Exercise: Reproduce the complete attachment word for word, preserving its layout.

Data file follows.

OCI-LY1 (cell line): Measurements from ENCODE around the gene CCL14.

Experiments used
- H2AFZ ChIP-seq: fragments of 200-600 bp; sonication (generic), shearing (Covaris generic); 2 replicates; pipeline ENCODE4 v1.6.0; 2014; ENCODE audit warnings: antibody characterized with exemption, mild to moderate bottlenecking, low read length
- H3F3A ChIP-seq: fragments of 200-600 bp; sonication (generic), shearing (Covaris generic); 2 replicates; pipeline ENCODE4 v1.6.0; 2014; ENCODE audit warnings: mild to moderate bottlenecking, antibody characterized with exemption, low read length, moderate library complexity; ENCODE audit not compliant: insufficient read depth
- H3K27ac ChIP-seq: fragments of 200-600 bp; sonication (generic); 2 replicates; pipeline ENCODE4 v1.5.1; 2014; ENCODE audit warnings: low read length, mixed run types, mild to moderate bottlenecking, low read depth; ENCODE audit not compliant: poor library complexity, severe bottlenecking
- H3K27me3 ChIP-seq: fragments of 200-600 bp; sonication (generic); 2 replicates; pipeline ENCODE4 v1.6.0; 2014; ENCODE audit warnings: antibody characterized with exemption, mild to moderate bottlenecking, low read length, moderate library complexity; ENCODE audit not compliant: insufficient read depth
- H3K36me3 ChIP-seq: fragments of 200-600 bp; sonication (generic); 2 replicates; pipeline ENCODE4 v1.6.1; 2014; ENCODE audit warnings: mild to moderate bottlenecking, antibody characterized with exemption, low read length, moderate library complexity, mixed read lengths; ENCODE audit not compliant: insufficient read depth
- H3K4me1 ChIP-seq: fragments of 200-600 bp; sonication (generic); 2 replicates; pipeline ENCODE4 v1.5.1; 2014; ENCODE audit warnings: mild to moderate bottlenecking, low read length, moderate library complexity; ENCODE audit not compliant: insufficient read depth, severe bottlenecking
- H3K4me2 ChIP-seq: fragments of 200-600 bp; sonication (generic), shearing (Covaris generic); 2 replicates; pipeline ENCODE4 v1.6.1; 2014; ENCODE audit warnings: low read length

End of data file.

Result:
OCI-LY1 (cell line): Measurements from ENCODE around the gene CCL14.

Experiments used
- H2AFZ ChIP-seq: fragments of 200-600 bp; sonication (generic), shearing (Covaris generic); 2 replicates; pipeline ENCODE4 v1.6.0; 2014; ENCODE audit warnings: antibody characterized with exemption, mild to moderate bottlenecking, low read length
- H3F3A ChIP-seq: fragments of 200-600 bp; sonication (generic), shearing (Covaris generic); 2 replicates; pipeline ENCODE4 v1.6.0; 2014; ENCODE audit warnings: mild to moderate bottlenecking, antibody characterized with exemption, low read length, moderate library complexity; ENCODE audit not compliant: insufficient read depth
- H3K27ac ChIP-seq: fragments of 200-600 bp; sonication (generic); 2 replicates; pipeline ENCODE4 v1.5.1; 2014; ENCODE audit warnings: low read length, mixed run types, mild to moderate bottlenecking, low read depth; ENCODE audit not compliant: poor library complexity, severe bottlenecking
- H3K27me3 ChIP-seq: fragments of 200-600 bp; sonication (generic); 2 replicates; pipeline ENCODE4 v1.6.0; 2014; ENCODE audit warnings: antibody characterized with exemption, mild to moderate bottlenecking, low read length, moderate library complexity; ENCODE audit not compliant: insufficient read depth
- H3K36me3 ChIP-seq: fragments of 200-600 bp; sonication (generic); 2 replicates; pipeline ENCODE4 v1.6.1; 2014; ENCODE audit warnings: mild to moderate bottlenecking, antibody characterized with exemption, low read length, moderate library complexity, mixed read lengths; ENCODE audit not compliant: insufficient read depth
- H3K4me1 ChIP-seq: fragments of 200-600 bp; sonication (generic); 2 replicates; pipeline ENCODE4 v1.5.1; 2014; ENCODE audit warnings: mild to moderate bottlenecking, low read length, moderate library complexity; ENCODE audit not compliant: insufficient read depth, severe bottlenecking
- H3K4me2 ChIP-seq: fragments of 200-600 bp; sonication (generic), shearing (Covaris generic); 2 replicates; pipeline ENCODE4 v1.6.1; 2014; ENCODE audit warnings: low read length